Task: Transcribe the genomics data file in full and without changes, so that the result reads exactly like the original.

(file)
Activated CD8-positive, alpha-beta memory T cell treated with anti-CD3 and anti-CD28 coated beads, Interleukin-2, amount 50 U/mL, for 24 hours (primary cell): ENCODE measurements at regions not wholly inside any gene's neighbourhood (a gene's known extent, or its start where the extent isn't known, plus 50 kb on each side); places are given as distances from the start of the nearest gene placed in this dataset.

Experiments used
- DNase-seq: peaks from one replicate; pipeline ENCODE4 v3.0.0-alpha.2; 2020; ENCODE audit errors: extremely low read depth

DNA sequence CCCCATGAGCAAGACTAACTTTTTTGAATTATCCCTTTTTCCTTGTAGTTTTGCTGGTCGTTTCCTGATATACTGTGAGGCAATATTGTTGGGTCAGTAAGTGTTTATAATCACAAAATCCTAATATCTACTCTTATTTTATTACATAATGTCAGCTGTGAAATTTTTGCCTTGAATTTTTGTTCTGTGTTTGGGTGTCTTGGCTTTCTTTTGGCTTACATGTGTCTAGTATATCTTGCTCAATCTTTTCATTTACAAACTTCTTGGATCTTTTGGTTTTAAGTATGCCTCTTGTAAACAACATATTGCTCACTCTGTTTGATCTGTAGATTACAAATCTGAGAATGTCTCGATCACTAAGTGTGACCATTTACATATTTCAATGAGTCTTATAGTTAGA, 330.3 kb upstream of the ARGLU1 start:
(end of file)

Activated CD8-positive, alpha-beta memory T cell treated with anti-CD3 and anti-CD28 coated beads, Interleukin-2, amount 50 U/mL, for 24 hours (primary cell): ENCODE measurements at regions not wholly inside any gene's neighbourhood (a gene's known extent, or its start where the extent isn't known, plus 50 kb on each side); places are given as distances from the start of the nearest gene placed in this dataset.

Experiments used
- DNase-seq: peaks from one replicate; pipeline ENCODE4 v3.0.0-alpha.2; 2020; ENCODE audit errors: extremely low read depth

DNA sequence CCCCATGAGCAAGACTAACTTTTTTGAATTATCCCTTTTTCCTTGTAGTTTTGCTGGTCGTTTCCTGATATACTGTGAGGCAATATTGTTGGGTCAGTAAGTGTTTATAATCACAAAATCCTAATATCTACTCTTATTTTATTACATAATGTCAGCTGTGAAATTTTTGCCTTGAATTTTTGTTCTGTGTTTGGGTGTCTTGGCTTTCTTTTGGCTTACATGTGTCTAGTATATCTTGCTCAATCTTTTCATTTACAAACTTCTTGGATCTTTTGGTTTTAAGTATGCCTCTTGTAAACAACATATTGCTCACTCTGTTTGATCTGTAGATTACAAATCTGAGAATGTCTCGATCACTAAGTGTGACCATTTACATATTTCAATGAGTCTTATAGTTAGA, 330.3 kb upstream of the ARGLU1 start: